Can you think of two more disparate humans than George Carlin and E.B. White? Probably not, but both are personal heroes of mine and both are on my mind this morning.
The late profane-but-sweet comedic genius and pretend-misanthrope Carlin’s daughter Kelly posted a tweet last night soliciting favorite quotes to honor her father. He’s been gone three years now, astonishingly.
Also last night, I finished Michael Sims’ Story of Charlotte’s Web. White was a gentle and inoffensive man, exquisitely precise with words, filled with boundless empathy for nature and all its creatures. I worked alongside Sims many years ago, and knew him to be cut of the same cloth.
What’s the connecting thread here? Maybe it comes down to what Sims calls White’s understanding of “the necessity for pursuing whatever fire delights and sustains you.” Carlin’s humor took sustaining delight in the quirky inconsistencies and absurdities of people, and of their words. Being deeply human himself, none was foreign to him.
My favorite Carlin quotes:
Religion has convinced people that there’s an invisible man…living in the sky, who watches everything you do every minute of every day. And the invisible man has a list of ten specific things he doesn’t want you to do. And if you do any of these things, he will send you to a special place, of burning and fire and smoke and torture and anguish for you to live forever, and suffer and burn and scream until the end of time. But he loves you. He loves you and he needs money.
And of course:
Baseball is a nineteenth-century pastoral game. Football is a twentieth-century technological struggle.
Baseball is played on a diamond, in a park.The baseball park! Football is played on a gridiron, in a stadium, sometimes called Soldier Field or War Memorial Stadium.
Baseball begins in the spring, the season of new life. Football begins in the fall, when everything’s dying.
In football you wear a helmet. In baseball you wear a cap.
Football is concerned with downs – what down is it? Baseball is concerned with ups – who’s up?
In football you receive a penalty. In baseball you make an error.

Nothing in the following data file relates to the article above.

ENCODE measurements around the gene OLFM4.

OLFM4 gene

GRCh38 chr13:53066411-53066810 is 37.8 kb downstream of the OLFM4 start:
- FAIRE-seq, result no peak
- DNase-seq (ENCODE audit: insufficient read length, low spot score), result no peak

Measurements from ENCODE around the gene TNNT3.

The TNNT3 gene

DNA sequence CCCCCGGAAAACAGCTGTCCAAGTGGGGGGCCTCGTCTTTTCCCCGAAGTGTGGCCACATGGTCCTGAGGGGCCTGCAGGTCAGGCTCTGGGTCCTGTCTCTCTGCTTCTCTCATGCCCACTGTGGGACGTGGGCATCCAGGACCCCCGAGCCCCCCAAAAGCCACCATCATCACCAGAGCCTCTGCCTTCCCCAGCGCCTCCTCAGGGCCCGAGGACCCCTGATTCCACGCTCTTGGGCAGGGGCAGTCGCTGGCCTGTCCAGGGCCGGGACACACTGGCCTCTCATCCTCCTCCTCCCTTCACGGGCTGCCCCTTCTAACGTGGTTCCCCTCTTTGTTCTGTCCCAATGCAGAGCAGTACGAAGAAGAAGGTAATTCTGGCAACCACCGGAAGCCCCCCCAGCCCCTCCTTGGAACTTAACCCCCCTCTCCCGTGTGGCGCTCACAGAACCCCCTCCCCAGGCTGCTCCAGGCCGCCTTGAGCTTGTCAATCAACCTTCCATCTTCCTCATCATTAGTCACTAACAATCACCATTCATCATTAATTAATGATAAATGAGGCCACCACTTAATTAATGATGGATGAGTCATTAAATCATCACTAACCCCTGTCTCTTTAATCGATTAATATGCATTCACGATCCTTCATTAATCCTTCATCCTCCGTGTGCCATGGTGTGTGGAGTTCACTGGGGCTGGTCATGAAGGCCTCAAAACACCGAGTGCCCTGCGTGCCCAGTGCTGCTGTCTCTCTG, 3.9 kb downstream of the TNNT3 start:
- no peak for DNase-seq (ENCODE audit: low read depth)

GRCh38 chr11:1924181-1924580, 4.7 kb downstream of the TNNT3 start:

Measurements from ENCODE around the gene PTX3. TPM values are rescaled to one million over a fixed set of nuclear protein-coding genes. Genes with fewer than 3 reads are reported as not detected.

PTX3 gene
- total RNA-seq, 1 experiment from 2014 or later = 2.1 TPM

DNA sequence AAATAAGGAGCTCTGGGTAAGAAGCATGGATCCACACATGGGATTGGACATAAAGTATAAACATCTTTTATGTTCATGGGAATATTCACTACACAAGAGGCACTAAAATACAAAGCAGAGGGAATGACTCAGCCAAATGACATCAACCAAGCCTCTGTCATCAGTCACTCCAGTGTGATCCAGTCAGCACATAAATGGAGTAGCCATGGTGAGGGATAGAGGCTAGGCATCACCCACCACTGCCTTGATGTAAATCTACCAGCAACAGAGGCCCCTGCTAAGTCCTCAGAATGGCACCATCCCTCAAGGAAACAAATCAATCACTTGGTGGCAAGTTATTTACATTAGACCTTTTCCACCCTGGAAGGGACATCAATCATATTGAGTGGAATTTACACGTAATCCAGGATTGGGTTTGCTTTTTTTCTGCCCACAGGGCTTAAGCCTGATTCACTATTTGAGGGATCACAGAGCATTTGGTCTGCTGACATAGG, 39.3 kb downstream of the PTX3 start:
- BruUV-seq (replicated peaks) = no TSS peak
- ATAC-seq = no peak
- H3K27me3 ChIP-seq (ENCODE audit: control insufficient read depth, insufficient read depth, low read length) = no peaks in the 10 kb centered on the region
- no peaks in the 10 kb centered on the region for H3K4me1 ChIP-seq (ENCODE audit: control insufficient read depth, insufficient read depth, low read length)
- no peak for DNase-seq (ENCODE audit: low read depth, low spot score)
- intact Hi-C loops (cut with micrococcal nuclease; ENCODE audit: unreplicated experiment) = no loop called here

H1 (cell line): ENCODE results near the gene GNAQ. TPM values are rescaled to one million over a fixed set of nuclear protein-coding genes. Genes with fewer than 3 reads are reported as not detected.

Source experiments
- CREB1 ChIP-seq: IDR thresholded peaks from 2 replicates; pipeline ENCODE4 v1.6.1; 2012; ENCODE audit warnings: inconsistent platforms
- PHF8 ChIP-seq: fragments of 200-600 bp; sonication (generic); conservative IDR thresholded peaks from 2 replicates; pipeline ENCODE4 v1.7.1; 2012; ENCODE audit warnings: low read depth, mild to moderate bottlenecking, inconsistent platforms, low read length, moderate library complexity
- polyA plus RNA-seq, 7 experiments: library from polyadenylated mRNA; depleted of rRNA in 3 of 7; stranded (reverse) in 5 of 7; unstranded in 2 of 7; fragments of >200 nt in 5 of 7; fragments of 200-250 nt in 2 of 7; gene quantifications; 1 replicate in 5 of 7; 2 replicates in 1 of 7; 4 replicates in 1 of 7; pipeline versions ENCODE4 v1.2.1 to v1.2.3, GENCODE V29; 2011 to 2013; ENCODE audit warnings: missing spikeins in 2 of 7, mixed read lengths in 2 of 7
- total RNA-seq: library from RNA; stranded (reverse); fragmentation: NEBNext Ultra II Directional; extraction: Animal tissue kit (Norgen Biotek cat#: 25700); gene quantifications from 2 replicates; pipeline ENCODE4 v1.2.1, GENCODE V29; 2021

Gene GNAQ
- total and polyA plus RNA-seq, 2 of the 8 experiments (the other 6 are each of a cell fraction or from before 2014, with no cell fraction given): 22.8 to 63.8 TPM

In football the specialist comes in to kick. In baseball the specialist comes in to relieve somebody.
Football has hitting, clipping, spearing, piling on, personal fouls, late hitting and unnecessary roughness. Baseball has the sacrifice.
Football is played in any kind of weather: rain, snow, sleet, hail, fog… In baseball, if it rains, we don’t go out to play.
Baseball has the seventh inning stretch. Football has the two minute warning.
Baseball has no time limit: we don’t know when it’s gonna end – might have extra innings. Football is rigidly timed, and it will end even if we’ve got to go to sudden death.
In baseball, during the game, in the stands, there’s kind of a picnic feeling; emotions may run high or low, but there’s not too much unpleasantness. In football, during the game in the stands, you can be sure that at least twenty-seven times you’re capable of taking the life of a fellow human being.
And finally, the objectives of the two games are completely different: In football the object is for the quarterback, also known as the field general, to be on target with his aerial assault, riddling the defense by hitting his receivers with deadly accuracy in spite of the blitz, even if he has to use shotgun. With short bullet passes and long bombs, he marches his troops into enemy territory, balancing this aerial assault with a sustained ground attack that punches holes in the forward wall of the enemy’s defensive line. In baseball the object is to go home! And to be safe! – I hope I’ll be safe at home!